@USBR expects above average #runoff on the #RioGrande through #NewMexico this Spring

The headwaters of the Rio Grande River in Colorado. Photo: Brent Gardner-Smith/Aspen Journalism

Here’s the release from the Bureau of Reclamation:

Irrigators, municipalities, recreation community and the overall ecosystem of the Rio Grande will experience the benefits of an above average spring runoff this year. That’s according to the Annual Operating Plan based on above average snowpack in the mountains that feed the Rio Grande and its tributaries released today by the Bureau of Reclamation and U.S. Army Corps of Engineers.

The Natural Resources Conservation Service’s April streamflow forecast predicts that Rio Chama flow into El Vado Reservoir will be 142% of average, up from just 18% of average last year. This is a forecast inflow of approximately 320,000 acre-feet, up from 41,000 acre-feet at the same time last year. Rio Grande streamflow at Otowi Bridge is similarly predicted to be at 142% of average.

“This is a complete turnaround from last year when we were preparing for drying in the Middle Rio Grande in April,” said Reclamation’s Albuquerque Area Office Manager Jennifer Faler. “We are looking forward to a good spring runoff that will improve storage supplies and help the endangered Rio Grande silvery minnow spawn. Reclamation will continue to work closely with our water management partners at the U.S. Army Corps of Engineers, State of New Mexico, Bureau of Indian Affairs and irrigation districts to manage the Rio Grande safely and efficiently through the summer.”

The Rio Grande is currently operating under the Rio Grande Compact’s Article VII restrictions. Under Article VII when the combined usable Rio Grande Project storage in Elephant Butte and Caballo is below 400,000 acre-feet, storage in upstream reservoirs, like El Vado, is only allowed under limited circumstances. Reclamation expects Article VII restrictions to end in mid-May for several months, allowing for storage in El Vado during that time. Elephant Butte and Caballo Reservoirs ended the last irrigation season holding less than 3% of their combined storage capacity. They are already rebounding and are currently holding more than 288,000 acre-feet or about 13% of capacity.

The Elephant Butte Irrigation District, El Paso County Water Improvement District Number One and Mexico plan to begin irrigation the first week in June. Reclamation will begin releasing water from Elephant Butte to Caballo Reservoir on May 3 in preparation for the irrigation season. Releases from Caballo will begin on May 31. The dry riverbed between Elephant Butte and Caballo and below Caballo will take on water quickly. As such, it will be both unpredictable and very dangerous. The public is asked to stay out of the river channel for their safety.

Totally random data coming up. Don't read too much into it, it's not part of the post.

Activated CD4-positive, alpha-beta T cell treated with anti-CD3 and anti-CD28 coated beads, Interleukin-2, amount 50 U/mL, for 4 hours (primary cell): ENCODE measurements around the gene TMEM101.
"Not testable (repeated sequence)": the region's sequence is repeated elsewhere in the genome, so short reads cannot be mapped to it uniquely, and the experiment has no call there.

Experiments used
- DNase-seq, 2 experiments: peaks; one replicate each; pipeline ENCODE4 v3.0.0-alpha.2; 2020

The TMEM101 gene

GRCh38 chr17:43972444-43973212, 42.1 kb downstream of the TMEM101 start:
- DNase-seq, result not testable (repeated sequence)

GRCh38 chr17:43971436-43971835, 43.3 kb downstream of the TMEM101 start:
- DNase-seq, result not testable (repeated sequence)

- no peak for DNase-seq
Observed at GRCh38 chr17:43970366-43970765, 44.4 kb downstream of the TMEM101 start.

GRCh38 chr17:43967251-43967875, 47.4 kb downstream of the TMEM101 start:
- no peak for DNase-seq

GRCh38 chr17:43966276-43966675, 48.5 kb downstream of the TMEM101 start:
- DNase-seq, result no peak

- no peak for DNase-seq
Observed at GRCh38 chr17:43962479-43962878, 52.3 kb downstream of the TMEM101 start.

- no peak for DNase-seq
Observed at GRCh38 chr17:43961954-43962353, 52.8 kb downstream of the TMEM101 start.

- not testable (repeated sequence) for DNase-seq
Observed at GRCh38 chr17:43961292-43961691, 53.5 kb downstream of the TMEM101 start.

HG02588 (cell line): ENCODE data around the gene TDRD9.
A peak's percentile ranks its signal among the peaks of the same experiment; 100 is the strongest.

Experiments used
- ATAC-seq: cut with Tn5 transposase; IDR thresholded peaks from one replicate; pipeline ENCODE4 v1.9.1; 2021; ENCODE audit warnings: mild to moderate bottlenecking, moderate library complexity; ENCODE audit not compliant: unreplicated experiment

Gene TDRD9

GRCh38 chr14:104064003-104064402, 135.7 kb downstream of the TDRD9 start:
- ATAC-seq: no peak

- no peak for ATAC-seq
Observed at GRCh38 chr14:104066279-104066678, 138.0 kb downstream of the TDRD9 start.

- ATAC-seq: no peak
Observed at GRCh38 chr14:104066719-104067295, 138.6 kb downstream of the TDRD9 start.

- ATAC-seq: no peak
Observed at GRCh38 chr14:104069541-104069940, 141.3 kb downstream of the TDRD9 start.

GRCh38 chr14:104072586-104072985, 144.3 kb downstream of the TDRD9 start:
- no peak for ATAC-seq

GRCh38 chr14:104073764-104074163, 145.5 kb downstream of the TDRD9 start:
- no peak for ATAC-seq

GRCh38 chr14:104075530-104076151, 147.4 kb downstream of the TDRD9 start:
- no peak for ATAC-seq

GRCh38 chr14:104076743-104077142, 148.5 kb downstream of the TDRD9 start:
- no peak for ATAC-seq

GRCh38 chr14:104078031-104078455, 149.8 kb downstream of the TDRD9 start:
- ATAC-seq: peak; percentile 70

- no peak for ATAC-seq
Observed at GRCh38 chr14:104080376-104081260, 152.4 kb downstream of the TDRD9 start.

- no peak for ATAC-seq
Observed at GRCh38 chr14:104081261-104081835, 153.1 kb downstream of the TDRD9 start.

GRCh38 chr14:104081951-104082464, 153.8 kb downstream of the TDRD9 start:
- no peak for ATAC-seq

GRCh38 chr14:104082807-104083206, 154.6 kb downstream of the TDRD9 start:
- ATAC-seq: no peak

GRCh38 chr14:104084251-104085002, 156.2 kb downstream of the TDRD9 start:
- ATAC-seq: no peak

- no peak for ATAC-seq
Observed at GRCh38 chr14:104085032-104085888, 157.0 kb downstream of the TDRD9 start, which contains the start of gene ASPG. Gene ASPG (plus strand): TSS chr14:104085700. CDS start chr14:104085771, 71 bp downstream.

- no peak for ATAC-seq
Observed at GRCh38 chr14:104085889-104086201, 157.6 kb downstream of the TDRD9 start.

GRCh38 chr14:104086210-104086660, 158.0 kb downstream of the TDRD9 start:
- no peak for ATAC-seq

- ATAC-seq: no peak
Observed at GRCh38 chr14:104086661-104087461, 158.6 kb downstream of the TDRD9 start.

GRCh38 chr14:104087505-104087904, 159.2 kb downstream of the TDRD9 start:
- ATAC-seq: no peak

Governor Polis signs long bill (budget)

Colorado Capitol building

Here’s the From Governor Polis’ office:

Governor Jared Polis today signed SB 19-207, FY 2019-20 Long Bill, into law. He was joined by sponsors and Joint Budget Committee members Senator Dominick Moreno and Representative Daneya Esgar. The budget funds top priority items including free full-day kindergarten, saving people money on health care, and investments for water and transportation.

SB19-207 establishes an operating budget of $31.9 billion total funds of which $11.8 billion is General Fund.

“This budget lays a strong foundation for a bold vision for our state, creating opportunity for all,” Governor Polis said. “A product of collaboration and teamwork with Colorado’s leaders in the General Assembly, this budget ensures that our state’s economic success can be realized by every child, adult, and business in our communities. My top priority in this first year as Colorado’s 43rd Governor was to provide access to free, full-day kindergarten to every Colorado family. I am proud to say that this budget makes that vision a rapid reality, with funding now available for the school year that starts this fall.”

To read the FY 2019-20 Budget letter transmittal click here.

From the Associated Press via The Denver Post:

Colorado Gov. Jared Polis has signed into law a $30.5 billion state budget for the fiscal year that begins July 1.

Colorado Politics reports Polis signed the document on Thursday, his 100th day in office.

The budget includes $175 million to offer free full-day kindergarten throughout the state, a top Polis priority.

Tuition at Colorado’s public colleges and universities won’t rise in the 2019-2020 school year. Transportation needs get an extra $300 million. And state employees will receive a 3% pay hike.